This real-life accout of Olympic runner and POW Louis Zamperini delivers on what the book’s subtitle bills as a story of survival, resilience, and redemption. Louie’s WWII tour of duty included living through his plane being shot down in the Pacific Ocean, floating on a small raft surrounded by aggressive sharks. After weeks of bobbing on the water, out of drinking water, with no food, sunburned and exhausted, Louie began to pray aloud for the first time in his life. “He had no idea how to speak to God, so he recited snippets of prayers that he’d heard in movies.”
Rescue finally came — but from the enemy. Louie spent the next two and a half years in one Japanese prison camp after another. He suffered abuse that’s difficult to read about, even all these decades later. His dreams would be haunted for years by one inhuman captor, The Bird.
Riveting recounting of the plane crash and appalling treatment in the POW camps make this a mesmerizing read. The final section holds its own fascination, though, as Louie returns to the US and deals with Post Traumatic Stress Syndrome. “As bad as were the physical consequences of captivity, the emotional injuries were much more insidious, widespread, and enduring. . . . Nearly forty years after the war, more than 85 percent of former Pacific POWs in one study suffered from post-traumatic stress disorder (PTSD).” The bloody beatings Louie suffered left marks for all to see; the mental toll, while invisible, manifested in flashbacks, nightmares, a feeling that lice and fleas still crawled on his skin. To cope, he turned to alcohol.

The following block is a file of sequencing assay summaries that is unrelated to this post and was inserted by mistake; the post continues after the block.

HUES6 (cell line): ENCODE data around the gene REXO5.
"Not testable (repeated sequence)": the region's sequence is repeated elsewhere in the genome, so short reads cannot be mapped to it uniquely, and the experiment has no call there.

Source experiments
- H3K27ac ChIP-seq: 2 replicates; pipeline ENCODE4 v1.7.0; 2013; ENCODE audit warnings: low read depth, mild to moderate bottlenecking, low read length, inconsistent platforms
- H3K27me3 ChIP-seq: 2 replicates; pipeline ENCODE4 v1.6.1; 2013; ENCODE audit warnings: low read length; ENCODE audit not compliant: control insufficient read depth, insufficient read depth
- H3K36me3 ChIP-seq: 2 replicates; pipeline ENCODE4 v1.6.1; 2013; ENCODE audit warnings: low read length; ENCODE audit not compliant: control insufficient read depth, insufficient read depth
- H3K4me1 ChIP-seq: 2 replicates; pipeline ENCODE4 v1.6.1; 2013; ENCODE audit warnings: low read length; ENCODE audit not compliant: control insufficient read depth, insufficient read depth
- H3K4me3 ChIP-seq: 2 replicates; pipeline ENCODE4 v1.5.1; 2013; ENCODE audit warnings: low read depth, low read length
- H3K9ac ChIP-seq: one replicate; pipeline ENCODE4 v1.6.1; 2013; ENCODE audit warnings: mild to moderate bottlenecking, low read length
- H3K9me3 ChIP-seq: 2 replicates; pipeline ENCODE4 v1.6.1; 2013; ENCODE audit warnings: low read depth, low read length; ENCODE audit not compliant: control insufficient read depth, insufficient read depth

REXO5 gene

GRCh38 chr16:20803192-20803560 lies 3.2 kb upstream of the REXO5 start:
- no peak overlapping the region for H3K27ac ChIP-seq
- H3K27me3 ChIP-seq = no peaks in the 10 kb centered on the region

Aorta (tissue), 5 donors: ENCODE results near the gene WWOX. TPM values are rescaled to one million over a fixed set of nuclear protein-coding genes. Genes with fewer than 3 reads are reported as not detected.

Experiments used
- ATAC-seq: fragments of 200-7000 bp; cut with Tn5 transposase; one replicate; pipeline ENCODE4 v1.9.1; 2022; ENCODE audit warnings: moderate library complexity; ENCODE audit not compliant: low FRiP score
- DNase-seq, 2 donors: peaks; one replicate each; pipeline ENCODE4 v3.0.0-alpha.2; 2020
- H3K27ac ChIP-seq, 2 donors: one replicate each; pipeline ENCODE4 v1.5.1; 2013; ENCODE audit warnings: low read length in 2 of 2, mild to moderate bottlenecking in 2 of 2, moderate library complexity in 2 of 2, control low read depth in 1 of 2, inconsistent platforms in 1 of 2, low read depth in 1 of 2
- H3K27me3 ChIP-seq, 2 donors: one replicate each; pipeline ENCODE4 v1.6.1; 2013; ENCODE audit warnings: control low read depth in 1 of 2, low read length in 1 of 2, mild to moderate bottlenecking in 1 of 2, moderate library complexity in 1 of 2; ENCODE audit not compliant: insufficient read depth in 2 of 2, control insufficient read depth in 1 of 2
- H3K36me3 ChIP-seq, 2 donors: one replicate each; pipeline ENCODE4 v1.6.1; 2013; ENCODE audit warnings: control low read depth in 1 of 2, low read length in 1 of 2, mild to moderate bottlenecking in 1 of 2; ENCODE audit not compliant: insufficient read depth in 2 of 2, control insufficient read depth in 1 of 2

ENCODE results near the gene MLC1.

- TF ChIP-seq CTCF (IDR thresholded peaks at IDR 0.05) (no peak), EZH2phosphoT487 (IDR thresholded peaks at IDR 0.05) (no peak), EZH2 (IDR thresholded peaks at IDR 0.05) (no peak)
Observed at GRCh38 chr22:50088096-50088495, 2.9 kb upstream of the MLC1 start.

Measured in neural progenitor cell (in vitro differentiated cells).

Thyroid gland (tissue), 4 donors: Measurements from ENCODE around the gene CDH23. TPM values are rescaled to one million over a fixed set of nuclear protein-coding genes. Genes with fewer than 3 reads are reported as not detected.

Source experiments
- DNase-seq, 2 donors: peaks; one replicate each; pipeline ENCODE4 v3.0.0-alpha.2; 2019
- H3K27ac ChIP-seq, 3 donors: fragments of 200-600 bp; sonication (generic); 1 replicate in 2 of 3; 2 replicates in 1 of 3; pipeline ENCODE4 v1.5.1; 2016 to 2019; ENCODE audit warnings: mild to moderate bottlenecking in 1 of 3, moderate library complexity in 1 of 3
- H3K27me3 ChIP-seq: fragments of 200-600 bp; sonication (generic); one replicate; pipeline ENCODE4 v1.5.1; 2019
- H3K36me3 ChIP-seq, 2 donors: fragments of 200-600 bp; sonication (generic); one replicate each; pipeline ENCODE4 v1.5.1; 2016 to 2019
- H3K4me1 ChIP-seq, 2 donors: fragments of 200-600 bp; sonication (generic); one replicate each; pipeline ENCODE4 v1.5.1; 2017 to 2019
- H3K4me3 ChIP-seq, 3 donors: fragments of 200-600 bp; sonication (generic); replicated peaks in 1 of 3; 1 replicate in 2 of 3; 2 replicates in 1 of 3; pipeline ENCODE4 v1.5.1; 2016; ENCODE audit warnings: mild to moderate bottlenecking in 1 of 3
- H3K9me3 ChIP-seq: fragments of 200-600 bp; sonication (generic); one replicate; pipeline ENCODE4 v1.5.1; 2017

Unbroken by the war itself, Louie was nearly undone postwar. His wife Cynthia, desperate to help him, dragged him to a Billy Graham meeting. Louie listened to Graham’s words about faith in God and recalled for the first time his prayer on the raft. He had told God, “If you will save me, I will serve you forever.” Louie went home and dumped all his liquor down the kitchen sink. “In the morning, he woke feeling cleansed. For the first time in five years, the Bird hadn’t come into his dreams. The Bird would never come again.”
Louie traded humiliation and fear for peace. “He found a spot under a tree . . . . Resting in the shade and the stillness, Louie felt profound peace. When he thought of his history, what resonated with him now was not all that he had suffered but the divine love that he believed had intervened to save him. That morning, he believed, he was a new creation.”
Today, 94-year-old Louie travels and tells his story. He survived harrowing experiences, yes. He displayed resilience day after day. He showed leadership, initiative, character. He emerged alive from the worst war can bring. But his story resolved only when he found redemption.